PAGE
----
Imagine consuming the mainstream media for the past three years and then watching “The Plot Against the President.”
- President Donald Trump didn’t collude with Russia to steal the 2016 election?
- All that talk of a “Deep State” wasn’t just tinfoil hat material?
- The media, instead of apologizing for getting the collusion story 100 percent wrong, still won’t correct the record?
So says this searing documentary, one which lines up with everything we’ve learned about the Russia collusion hoax from the few, fair-minded news outlets remaining.
Director Amanda Milius, in her feature-length debut, proves more than a quick study. She judiciously distills reams of material into a nail biter of a documentary, one every American should watch.
The peaceful transfer of power is part of the country’s political fabric, but “Plot” suggests something more sinister played out four years ago.
The story officially begins with Rep. Devin Nunes. The California Republican smelled a Beltway rat early in President Donald Trump’s first year in office, and he was right virtually every step of the way. Nunes saw the early attacks on the new president, an orchestrated assault that grew into Trump’s alleged ties to Russia.
He feared the worst — an inside job against a duly elected president.
He was right, except fellow politicians and the media tag-teamed against him in ways that truly frighten. And “The Plot Against the President” has all the receipts.
Milius, daughter of iconic filmmaker John Milius, turns a crush of talking head snippets into a seat-clutching experience. Even if you know the story unfolding you’ll be transfixed during the film’s second half. Up until then, Milius meticulously sets the stage, letting insider players detail how the hoax began.
The building block sequences are smartly arranged, but at times feel a bit too wonky. That might have been unavoidable, but Milius’ keen eye for composition makes these moments pop anyway. She blends shrewdly chosen stills with artfully framed videos to capture the sting in action.
Is there a better term to describe what Trump faced in his first and potentially only term?
Mike Flynn wasn’t “acting as an agent of Russia.” Read the extraordinary memos showing how Comey FBI debunked Trump-Russia collusion in January 2017 but officials let the probe carry on for two more years anyway. https://t.co/SD2jstkG3m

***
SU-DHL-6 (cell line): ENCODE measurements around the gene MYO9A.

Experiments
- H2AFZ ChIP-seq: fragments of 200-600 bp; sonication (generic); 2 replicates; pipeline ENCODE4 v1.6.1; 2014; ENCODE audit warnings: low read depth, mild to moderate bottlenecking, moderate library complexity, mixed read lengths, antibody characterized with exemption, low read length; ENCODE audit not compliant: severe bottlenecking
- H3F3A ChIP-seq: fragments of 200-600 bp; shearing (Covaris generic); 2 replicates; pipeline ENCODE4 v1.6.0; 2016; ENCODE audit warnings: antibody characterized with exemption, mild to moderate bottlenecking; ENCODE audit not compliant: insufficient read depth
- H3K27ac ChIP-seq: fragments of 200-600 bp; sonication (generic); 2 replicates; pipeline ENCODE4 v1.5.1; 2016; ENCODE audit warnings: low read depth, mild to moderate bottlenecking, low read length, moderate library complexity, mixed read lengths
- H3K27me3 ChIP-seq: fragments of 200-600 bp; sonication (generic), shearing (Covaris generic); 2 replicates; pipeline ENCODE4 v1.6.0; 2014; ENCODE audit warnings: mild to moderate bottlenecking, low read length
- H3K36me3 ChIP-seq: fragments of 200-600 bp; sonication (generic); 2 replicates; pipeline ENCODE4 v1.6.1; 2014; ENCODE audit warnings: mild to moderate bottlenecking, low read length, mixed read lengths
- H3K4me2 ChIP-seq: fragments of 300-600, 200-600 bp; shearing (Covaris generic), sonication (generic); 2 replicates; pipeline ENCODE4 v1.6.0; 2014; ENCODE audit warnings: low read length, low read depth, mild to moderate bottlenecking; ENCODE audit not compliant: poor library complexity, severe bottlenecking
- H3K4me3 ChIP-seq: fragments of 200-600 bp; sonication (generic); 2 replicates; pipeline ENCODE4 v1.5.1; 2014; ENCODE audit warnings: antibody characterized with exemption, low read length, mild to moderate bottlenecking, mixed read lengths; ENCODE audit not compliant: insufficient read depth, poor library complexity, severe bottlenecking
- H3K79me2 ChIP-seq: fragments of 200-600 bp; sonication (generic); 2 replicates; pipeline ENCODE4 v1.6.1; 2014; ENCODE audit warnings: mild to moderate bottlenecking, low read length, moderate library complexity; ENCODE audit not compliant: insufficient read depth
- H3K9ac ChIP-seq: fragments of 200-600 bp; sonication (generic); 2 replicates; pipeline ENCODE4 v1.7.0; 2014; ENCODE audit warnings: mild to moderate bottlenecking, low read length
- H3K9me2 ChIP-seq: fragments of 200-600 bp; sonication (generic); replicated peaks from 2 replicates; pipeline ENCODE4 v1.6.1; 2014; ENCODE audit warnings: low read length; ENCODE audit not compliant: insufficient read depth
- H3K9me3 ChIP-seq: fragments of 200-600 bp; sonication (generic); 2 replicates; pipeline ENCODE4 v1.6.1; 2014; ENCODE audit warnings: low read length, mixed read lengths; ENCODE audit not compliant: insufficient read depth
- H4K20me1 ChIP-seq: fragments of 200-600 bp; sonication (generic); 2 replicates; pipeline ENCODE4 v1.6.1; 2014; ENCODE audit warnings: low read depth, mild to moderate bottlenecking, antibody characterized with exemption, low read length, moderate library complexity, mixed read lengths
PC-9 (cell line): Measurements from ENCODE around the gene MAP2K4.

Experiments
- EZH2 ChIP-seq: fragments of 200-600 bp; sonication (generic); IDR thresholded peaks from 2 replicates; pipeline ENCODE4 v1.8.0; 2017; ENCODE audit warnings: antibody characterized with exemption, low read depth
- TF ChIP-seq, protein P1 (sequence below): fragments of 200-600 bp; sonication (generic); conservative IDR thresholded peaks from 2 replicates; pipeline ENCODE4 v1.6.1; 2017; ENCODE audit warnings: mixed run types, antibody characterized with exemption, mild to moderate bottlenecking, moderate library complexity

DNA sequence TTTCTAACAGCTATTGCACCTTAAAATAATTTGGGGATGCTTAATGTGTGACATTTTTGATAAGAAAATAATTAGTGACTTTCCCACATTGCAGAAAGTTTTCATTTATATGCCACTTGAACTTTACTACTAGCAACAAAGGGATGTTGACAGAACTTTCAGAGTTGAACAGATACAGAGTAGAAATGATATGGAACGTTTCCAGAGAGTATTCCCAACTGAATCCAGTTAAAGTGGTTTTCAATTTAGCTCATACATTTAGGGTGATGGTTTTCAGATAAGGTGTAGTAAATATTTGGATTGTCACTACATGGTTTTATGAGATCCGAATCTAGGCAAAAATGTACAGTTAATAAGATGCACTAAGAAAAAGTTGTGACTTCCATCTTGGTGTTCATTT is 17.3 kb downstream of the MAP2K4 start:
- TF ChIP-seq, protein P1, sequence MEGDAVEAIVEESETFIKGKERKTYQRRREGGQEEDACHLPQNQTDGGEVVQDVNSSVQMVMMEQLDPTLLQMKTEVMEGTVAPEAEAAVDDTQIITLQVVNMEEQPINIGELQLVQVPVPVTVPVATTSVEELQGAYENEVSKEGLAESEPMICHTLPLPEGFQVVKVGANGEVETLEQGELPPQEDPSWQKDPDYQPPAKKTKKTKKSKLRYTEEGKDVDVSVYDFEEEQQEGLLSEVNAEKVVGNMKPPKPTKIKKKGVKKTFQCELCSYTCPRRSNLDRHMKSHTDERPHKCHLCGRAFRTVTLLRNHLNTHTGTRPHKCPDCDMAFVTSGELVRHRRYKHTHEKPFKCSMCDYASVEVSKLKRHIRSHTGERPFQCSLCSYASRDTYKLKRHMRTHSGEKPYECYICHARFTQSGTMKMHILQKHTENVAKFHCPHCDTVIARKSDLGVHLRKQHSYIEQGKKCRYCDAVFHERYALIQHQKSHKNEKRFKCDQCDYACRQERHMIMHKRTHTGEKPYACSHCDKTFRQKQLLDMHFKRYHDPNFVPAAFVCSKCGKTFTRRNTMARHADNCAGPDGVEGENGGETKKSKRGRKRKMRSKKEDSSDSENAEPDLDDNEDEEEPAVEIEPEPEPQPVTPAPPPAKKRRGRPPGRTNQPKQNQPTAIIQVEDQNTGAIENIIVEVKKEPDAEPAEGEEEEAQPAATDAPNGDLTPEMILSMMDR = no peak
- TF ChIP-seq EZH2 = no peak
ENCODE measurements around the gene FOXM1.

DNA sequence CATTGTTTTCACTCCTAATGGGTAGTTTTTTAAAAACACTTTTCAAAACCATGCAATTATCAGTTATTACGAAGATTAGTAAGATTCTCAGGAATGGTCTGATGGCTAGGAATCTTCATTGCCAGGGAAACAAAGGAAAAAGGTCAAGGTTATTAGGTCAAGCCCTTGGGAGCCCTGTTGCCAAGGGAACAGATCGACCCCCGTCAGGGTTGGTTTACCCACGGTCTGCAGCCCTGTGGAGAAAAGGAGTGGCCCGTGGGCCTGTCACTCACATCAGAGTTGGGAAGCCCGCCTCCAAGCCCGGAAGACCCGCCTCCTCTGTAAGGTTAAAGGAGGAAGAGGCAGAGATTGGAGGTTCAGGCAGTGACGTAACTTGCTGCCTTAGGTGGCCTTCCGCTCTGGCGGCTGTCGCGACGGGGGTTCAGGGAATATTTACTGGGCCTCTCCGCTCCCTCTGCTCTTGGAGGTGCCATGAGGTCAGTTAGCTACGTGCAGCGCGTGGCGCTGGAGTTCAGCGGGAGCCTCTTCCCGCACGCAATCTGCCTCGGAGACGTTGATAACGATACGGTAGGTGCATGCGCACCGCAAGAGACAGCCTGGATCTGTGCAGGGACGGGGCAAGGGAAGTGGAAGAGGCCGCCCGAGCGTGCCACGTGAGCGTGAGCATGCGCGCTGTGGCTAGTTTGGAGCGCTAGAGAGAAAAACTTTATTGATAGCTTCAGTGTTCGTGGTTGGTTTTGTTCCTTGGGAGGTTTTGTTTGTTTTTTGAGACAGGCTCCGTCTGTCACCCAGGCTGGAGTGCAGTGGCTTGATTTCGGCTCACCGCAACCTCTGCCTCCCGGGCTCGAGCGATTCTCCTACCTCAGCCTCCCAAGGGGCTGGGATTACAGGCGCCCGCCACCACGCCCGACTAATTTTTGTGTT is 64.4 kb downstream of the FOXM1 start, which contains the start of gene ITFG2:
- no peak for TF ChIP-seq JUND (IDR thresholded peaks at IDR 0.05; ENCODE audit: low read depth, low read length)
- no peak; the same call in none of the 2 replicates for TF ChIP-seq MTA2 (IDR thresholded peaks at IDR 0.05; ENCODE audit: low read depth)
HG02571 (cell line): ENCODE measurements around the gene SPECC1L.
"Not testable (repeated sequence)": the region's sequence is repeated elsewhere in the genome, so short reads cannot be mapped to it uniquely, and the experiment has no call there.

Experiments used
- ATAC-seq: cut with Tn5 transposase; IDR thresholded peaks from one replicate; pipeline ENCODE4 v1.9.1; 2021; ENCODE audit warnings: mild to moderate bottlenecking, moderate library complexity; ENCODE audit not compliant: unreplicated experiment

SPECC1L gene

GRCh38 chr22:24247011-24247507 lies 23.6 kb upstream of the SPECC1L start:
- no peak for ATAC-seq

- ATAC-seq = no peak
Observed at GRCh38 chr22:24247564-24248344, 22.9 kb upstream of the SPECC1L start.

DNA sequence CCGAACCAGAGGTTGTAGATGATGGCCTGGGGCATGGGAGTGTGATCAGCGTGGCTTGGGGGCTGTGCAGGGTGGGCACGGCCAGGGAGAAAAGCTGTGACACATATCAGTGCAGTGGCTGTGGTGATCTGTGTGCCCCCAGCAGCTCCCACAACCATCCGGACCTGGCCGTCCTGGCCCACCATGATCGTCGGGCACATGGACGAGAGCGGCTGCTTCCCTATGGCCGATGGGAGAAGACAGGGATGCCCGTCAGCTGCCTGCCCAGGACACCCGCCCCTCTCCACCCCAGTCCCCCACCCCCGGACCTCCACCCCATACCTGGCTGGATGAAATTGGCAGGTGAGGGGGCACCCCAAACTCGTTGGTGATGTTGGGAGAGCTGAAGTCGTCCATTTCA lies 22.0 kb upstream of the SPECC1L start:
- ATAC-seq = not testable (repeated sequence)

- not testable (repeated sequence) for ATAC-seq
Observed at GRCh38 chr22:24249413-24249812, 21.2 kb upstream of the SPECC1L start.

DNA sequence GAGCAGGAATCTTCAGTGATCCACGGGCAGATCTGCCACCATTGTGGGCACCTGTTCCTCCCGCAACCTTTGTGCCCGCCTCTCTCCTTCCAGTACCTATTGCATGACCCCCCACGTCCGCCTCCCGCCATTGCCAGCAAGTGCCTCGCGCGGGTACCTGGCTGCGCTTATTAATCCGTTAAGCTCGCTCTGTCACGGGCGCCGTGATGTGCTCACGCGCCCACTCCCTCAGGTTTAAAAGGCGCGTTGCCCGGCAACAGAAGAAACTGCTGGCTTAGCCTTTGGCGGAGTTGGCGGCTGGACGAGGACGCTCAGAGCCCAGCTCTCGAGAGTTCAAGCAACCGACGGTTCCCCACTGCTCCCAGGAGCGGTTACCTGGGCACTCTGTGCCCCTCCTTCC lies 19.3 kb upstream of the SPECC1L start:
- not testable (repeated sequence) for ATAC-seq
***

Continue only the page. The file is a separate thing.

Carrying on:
— John Solomon (@jsolomonReports) March 12, 2020
The first third of “Plot” revolves around Gen. Michael Flynn, who clashed with former President Barack Obama as well as Beltway insiders. He craved real change, hoping to streamline intelligence agencies for greater efficiency and fewer calamitous mistakes.
The film mentioned the “weapons of mass destruction” debacle and the fraudulent narrative tied to the Benghazi terrorist attacks as two reasons for Flynn’s anger.
That, the film says, put a juicy target on his back. His enemies acted quickly to take him out. “Plot” says the Trump White House did itself, and Flynn, a disservice for obliging. The so-called “Deep State,” smelling blood, pushed forward with their “Plot,”
The documentary leans on a few anonymous sources early on, their silhouettes blurred in dystopian fashion. The rest of the film employs more traditional sources, including Nunes’ inner circle and a player we’ve seen too little of until now.
Kashyap “Kash” Patel mostly labored in the background as a National Security official and key Nunes aide.
Patel’s fascinating, behind-the-scenes commentary fleshes out the “Plot” in ways that help the puzzle pieces snap into place.
Important Film: Amanda Milius explains how @PATPmovie exposes the greatest political scandal in our country’s history and why it is important for all Americans. Watch it at https://t.co/p6JifeK4SD. #MAGA #AmericaFirst #Dobbs pic.twitter.com/GZoz2DN8gv
— Lou Dobbs (@LouDobbs) October 23, 2020
Team Milius rely on a few curious sources to support its overarching themes. New media journalist Mike Cernovich seems like an odd choice initially, especially when he discusses FISA matters better explored by those with deeper backgrounds on the subject.
Yet Cernovich grasps the modern media landscape better than most, and his later observations prove eye-opening.
Even better? Richard Grenell, currently the special envoy for Serbia and Kosovo Peace Negotiations, speaks with authority and wisdom, particularly when he talks about the need for government transparency.
“The Plot Against the President” could have been two, even three, hours long had it focused more heavily on corrupt media reportage and pop culture’s role in the Russian hoax. Milius shares just enough damning headlines, and late night snippets, to make her point,
The press’ hard-left biases explain why the last three-plus years happened like they did.
Read the explosive declassified footnotes from the Horowitz report revealing that the FBI was warned that Christopher Steele’s dossier contained Russian disinformation. https://t.co/DILNxJnfiH
— John Solomon (@jsolomonReports) April 10, 2020
Another filmmaker might have gotten bogged down with the details behind the hoax. Milius isn’t bowed by the task at hand. In fact, the final half hour plays out like a thriller, with the film’s frisky score punctuating one devastating reveal after the next.
Audiences will be aghast that neither the reporters who pushed the false narrative, or the Beltway insiders who made it all possible, likely won’t face scrutiny for their role in the “Plot.”
This documentary is all we have to hold them accountable from a pop culture perspective, at least for now.
HiT or Miss: “The Plot Against the President” wouldn’t be the most subversive documentary of the year had the media did its job.